The information from the Department for Transport (DfT) reveals that the cost of driving has fallen by around a fifth in real terms since the 1980s.
By comparison, ticket prices for buses, trains and railways have shot up by more than 60% over the same period, leading to a fall in the popularity of public transport.
It is thought the reasons for the difference in costs could be the drive to increase investment in building new roads and the drop-off in taxes for fuel-efficient vehicles.
According to the data, there was a fall of 19% in the cost of driving between 1980 and 2015, taking into account factors such as the cost of buying a motor and fuelling up.
At the same time, fares on coaches and buses shot up by 61%, while those for trains increased by 65%.
The figures also show that there was a 10% drop in the cost of running a car between 2010 and 2015.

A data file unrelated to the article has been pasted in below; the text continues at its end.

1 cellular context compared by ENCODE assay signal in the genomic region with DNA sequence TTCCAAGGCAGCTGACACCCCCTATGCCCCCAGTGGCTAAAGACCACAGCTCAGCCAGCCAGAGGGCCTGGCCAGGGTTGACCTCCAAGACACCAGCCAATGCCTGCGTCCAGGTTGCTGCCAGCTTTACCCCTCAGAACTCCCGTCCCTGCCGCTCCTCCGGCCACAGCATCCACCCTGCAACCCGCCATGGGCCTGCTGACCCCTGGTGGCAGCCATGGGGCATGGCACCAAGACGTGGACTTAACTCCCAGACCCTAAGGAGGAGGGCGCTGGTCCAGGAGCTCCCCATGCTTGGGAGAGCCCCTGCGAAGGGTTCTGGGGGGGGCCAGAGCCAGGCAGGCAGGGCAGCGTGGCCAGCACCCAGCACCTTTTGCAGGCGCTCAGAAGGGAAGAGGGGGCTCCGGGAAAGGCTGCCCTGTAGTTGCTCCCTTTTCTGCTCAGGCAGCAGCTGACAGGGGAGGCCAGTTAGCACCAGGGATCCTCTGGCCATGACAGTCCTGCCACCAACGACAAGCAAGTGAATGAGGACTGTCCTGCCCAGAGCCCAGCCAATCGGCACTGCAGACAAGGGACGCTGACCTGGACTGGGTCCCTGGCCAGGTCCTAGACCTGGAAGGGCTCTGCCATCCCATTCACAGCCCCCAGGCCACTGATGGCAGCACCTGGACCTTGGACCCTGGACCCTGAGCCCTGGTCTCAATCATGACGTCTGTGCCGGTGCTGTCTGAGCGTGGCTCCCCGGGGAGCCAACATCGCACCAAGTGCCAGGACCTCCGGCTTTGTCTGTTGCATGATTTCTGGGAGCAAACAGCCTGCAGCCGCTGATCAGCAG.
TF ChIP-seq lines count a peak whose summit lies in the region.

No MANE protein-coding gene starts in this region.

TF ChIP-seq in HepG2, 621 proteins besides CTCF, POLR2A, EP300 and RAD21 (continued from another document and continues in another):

In this same five-year period, bus fares jumped by 5% and rail fares by 7%.
The figures have led campaigners to repeat their calls for the Government to step up investment in public transport routes and cut public transport fees.
The figures, which were obtained in response to a parliamentary question, come after DfT forecasts suggesting the popularity of driving could soon outstrip that of all other modes of transport.
It is thought that over the next 25 years, the number of people choosing to travel by bike or on public transport could start to drop off.
In turn, this could see an increase in the amount of journeys made by car.
Separate figures released recently by the DfT show that there are now more cars on Britain’s roads than ever before, with the figure standing at a record 30 million.
But despite this increase, the size of the country’s road network has stayed more or less the same, rising by just 2.4% since 1995.
This has led the RAC to call for an improved road network that is better able to cope with the demands of higher volumes of traffic.